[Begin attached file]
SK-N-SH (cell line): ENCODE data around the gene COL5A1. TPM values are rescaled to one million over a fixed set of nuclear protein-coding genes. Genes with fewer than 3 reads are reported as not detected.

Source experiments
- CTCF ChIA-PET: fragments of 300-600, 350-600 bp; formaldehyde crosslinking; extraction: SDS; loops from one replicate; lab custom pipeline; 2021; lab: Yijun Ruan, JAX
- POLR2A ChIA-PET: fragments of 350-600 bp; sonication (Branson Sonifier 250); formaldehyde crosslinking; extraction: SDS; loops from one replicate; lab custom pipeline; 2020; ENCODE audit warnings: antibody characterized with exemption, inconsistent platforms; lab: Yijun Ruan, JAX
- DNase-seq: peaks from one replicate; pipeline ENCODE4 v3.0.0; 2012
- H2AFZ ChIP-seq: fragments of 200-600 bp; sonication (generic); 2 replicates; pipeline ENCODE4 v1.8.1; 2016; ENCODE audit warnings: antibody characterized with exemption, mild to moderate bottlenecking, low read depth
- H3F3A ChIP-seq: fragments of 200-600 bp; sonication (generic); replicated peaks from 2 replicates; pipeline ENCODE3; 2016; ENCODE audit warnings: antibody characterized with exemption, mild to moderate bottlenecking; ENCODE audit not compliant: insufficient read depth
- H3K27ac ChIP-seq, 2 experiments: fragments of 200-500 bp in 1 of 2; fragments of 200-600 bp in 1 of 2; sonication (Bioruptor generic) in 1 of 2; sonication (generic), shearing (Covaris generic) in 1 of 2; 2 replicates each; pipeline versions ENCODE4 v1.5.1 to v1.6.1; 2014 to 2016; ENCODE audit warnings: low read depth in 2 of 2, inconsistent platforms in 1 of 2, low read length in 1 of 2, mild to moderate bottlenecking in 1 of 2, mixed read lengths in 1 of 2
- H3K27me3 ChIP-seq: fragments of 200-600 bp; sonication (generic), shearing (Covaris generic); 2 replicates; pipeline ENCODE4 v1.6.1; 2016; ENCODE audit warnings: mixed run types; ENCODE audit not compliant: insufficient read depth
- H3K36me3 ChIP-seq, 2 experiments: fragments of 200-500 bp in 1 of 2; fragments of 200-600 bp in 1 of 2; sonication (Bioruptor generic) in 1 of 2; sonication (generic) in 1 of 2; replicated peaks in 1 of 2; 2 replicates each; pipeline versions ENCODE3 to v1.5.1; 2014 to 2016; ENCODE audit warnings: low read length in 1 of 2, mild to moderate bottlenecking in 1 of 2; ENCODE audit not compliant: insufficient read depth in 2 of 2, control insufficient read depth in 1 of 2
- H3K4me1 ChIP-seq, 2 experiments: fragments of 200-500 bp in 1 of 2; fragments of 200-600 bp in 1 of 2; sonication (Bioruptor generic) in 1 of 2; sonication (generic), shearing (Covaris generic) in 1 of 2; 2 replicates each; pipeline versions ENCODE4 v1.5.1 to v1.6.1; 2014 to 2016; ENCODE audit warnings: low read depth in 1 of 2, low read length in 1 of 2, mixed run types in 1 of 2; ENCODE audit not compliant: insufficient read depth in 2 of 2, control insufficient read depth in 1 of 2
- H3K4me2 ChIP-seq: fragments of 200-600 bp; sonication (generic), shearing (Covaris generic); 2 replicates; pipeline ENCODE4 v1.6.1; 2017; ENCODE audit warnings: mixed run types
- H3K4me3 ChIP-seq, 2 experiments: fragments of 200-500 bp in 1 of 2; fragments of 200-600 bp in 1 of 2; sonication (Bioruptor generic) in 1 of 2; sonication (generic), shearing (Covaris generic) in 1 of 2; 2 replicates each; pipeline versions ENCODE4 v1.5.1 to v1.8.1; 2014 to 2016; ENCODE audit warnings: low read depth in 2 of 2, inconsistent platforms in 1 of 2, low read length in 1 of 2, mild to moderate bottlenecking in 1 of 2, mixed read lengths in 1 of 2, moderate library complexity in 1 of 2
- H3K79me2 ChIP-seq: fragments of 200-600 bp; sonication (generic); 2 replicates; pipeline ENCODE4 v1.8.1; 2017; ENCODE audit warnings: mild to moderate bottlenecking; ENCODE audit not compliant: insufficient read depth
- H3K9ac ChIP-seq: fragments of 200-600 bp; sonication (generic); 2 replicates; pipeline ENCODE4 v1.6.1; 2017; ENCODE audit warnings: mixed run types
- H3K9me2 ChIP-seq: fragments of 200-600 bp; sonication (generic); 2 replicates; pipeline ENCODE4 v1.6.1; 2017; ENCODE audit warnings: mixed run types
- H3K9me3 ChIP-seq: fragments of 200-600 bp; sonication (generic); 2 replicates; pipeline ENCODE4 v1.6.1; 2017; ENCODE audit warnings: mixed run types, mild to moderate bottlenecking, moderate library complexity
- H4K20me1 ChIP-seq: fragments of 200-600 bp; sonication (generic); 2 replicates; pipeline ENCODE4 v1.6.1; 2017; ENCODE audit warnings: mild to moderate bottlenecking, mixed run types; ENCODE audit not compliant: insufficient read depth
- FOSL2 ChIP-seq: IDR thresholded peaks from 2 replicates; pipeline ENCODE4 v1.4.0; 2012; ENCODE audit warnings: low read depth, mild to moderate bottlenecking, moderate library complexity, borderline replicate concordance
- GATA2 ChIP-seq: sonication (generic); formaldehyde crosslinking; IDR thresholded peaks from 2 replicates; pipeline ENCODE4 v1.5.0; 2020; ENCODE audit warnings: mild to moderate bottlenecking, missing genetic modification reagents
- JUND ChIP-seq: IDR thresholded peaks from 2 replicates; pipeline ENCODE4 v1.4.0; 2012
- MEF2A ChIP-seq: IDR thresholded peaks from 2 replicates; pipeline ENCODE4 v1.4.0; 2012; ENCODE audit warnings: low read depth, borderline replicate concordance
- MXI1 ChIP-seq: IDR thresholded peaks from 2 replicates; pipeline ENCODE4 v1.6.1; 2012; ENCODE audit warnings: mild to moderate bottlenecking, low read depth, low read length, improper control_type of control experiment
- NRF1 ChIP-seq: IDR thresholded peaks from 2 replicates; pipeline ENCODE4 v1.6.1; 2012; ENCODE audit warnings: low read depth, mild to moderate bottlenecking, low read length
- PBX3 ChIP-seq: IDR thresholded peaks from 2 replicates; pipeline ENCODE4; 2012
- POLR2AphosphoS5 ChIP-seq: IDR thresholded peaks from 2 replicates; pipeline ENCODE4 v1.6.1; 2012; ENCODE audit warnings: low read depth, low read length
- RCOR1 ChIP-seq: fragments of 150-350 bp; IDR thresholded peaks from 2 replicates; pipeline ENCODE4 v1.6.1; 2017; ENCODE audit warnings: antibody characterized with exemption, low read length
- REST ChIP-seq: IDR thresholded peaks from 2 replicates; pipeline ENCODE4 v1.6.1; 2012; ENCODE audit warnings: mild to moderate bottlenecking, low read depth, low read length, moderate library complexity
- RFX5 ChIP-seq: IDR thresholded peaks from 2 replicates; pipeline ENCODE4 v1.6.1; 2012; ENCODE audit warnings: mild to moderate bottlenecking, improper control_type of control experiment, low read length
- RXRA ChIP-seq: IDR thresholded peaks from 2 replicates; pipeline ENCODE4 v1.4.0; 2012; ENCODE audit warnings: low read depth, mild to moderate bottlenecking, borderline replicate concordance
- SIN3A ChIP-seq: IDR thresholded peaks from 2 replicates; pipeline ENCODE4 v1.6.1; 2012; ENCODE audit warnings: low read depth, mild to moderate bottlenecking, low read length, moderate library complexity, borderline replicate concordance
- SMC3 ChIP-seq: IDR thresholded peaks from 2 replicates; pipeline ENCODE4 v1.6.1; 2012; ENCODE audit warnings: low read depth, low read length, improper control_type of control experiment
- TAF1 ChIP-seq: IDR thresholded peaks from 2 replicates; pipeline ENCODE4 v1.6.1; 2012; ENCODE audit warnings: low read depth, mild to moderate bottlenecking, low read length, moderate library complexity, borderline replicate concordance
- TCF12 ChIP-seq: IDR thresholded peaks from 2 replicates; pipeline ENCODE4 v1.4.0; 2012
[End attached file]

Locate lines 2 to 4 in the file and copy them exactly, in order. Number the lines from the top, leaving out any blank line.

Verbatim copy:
Source experiments
- CTCF ChIA-PET: fragments of 300-600, 350-600 bp; formaldehyde crosslinking; extraction: SDS; loops from one replicate; lab custom pipeline; 2021; lab: Yijun Ruan, JAX
- POLR2A ChIA-PET: fragments of 350-600 bp; sonication (Branson Sonifier 250); formaldehyde crosslinking; extraction: SDS; loops from one replicate; lab custom pipeline; 2020; ENCODE audit warnings: antibody characterized with exemption, inconsistent platforms; lab: Yijun Ruan, JAX